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  9.  80
    Aristotle’s Two Systems.Daniel W. Graham - 1987 - New York: Oxford University Press.
    Each of the two major approaches to Aristotle--the unitarian, which understands his work as forming a single, unified system, and the developmentalist, which seeks a sequence of developing ideas--has inherent limitations. This book proposes a synthetic view of Aristotle that sees development as a change between systematic theories. Setting theories of the so-called logical works beside theories of the physical and metaphysical treatises, Graham shows that Aristotle's doctrines fall into two distinct systems of philosophies that are genetically related. This study--the (...)
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  10. Daniel Herwitz (2008) Aesthetics.Daniel Barnett - 2009 - Film-Philosophy 13 (1):130-138.
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  11. Objects: Nothing Out of the Ordinary.Daniel Z. Korman - 2015 - New York, NY: Oxford University Press UK. Edited by Dana Zemack.
    One of the central questions of material-object metaphysics is which highly visible objects there are right before our eyes. Daniel Z. Korman defends a conservative view, according to which our ordinary, natural judgments about which objects there are are more or less correct. He begins with an overview of the arguments that have led people away from the conservative view, into revisionary views according to which there are far more objects than we ordinarily take there to be or far (...)
  12.  19
    Physics.Daniel W. Aristotle & Graham - 2018 - Hackett Publishing Company.
    The _Physics_ is a foundational work of western philosophy, and the crucial one for understanding Aristotle's views on matter, form, essence, causation, movement, space, and time. This richly annotated, scrupulously accurate, and consistent translation makes it available to a contemporary English reader as no other does—in part because it fits together seamlessly with other closely associated works in the New Hackett Aristotle series, such as the _Metaphysics_, _De Anima_, and forthcoming _De Caelo_ and _On Coming to Be and Passing Away_. (...)
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  13. Norman Daniels on having concepts" by our constitution".Daniels Page - 1976 - In Stephen Francis Barker & Tom L. Beauchamp (eds.), Thomas Reid: Critical Interpretations. University City Science Center. pp. 35.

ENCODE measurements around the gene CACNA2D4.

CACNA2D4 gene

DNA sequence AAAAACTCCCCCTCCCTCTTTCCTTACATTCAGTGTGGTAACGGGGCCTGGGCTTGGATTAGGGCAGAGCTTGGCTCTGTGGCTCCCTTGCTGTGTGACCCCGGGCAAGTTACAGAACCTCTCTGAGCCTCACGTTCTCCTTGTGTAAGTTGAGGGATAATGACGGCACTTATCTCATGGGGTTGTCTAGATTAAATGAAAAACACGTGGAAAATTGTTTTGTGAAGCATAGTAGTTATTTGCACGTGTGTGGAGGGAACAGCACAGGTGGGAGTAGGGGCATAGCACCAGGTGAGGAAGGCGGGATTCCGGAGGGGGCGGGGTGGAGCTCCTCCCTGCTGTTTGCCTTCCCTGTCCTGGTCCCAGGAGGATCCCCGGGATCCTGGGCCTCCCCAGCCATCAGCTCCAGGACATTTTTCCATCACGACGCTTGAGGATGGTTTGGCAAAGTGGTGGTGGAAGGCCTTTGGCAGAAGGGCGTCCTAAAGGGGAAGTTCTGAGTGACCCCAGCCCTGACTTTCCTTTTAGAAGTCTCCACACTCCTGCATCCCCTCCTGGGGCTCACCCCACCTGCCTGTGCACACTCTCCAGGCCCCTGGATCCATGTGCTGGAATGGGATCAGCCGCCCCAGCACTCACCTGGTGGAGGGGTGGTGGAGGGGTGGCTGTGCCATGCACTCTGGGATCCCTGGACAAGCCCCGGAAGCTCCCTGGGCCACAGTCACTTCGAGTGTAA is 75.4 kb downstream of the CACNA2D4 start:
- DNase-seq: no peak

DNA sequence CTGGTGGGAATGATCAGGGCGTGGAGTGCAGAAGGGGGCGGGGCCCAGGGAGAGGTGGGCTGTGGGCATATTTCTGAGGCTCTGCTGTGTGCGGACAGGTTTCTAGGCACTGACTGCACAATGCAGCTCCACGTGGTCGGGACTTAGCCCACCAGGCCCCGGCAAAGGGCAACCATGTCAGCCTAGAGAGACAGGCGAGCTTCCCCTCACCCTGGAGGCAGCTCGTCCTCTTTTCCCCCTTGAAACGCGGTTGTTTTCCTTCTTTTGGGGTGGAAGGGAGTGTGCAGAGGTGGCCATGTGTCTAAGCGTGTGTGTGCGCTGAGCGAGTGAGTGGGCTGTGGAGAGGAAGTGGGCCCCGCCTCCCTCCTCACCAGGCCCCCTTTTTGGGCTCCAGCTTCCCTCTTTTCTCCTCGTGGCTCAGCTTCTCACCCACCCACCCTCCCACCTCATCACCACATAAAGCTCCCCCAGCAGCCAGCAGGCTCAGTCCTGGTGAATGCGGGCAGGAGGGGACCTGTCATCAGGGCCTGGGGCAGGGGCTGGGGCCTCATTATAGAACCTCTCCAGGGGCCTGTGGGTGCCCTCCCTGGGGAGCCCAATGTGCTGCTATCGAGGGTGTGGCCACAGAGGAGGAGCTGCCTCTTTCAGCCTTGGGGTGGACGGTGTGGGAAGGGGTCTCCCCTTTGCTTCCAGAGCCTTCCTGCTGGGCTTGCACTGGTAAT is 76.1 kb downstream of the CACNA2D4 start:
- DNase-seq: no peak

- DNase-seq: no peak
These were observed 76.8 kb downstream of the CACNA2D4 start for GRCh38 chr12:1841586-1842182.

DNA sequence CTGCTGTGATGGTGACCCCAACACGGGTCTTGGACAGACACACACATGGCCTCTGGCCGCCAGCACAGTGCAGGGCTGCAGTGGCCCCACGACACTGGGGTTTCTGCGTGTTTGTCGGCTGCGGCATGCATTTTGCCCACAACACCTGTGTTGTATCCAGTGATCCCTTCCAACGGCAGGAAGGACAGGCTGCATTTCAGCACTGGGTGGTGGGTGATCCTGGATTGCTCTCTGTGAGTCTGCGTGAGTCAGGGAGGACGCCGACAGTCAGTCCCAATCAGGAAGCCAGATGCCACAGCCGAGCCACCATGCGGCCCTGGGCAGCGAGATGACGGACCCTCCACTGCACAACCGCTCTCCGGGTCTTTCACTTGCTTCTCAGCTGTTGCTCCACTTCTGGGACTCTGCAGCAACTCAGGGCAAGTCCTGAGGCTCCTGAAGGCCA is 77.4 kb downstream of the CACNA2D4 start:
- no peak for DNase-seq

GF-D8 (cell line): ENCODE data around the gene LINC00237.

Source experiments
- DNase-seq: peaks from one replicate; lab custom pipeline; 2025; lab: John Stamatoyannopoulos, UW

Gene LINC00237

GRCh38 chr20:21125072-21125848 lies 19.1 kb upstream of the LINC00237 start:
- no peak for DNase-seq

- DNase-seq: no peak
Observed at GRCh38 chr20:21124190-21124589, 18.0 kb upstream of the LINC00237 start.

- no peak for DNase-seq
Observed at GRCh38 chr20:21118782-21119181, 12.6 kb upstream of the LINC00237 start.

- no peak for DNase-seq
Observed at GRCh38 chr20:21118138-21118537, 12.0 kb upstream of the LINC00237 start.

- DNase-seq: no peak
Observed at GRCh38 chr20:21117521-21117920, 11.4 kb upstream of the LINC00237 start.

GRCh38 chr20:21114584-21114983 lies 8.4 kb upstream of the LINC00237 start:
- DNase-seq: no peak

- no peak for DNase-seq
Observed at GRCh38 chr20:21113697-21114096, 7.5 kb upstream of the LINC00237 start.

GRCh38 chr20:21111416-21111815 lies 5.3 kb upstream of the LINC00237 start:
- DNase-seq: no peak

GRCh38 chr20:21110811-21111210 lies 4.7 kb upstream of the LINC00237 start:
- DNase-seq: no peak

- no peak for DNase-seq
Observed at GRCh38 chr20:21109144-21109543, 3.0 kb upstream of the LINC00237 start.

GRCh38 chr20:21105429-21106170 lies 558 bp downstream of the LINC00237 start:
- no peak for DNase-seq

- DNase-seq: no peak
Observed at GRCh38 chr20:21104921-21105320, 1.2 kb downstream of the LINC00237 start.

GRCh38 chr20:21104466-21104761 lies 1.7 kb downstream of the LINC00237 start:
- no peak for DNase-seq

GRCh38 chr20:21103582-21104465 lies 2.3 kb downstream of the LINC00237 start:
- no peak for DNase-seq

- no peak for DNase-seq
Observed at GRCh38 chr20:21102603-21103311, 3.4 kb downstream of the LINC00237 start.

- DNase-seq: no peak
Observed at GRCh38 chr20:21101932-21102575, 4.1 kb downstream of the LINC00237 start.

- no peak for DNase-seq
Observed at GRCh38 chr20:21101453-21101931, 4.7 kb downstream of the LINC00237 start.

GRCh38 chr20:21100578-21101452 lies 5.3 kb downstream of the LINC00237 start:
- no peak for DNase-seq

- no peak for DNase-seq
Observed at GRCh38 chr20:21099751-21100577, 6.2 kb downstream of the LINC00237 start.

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  14. Norman Daniels, Justice and Justification Reviewed by.Daniel Silber - 1999 - Philosophy in Review 19 (1):7-9.
     
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  15.  14
    Daniel Steel (2009): Across the Boundaries: Extrapolation in Biology and Social Science.Daniel Blanco - 2010 - Theoria 25 (3):387-388.
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  16.  45
    Daniel Steel : Across the Boundaries: Extrapolation in Biology and Social Science.Daniel Blanco - 2010 - Theoria : An International Journal for Theory, History and Fundations of Science 25 (3):387-388.
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  17.  26
    A rational route to transformative decisions.Daniel Https://Orcidorg624X Villiger - 2021 - Synthese 199 (5-6):14535-14553.
    According to Paul (Transformative experience, 1st edn, Oxford University Press, 2014), transformative experiences pose a challenge to decision theory since their value cannot be anticipated. Building on Pettigrew’s (in: Lambert, Schwenkler (eds) Becoming someone new: essays on transformative experience, choice, and change, Oxford University Press, pp 100–121, 2020) redescription, this paper presents a new approach to how and when transformative decisions can nevertheless be made rationally. Thanks to fundamental higher-order facts that apply to any kind of experience, an agent always (...)
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  18. Which Reasons? Which Rationality?Daniel Fogal & Alex Worsnip - 2021 - Ergo: An Open Access Journal of Philosophy 8.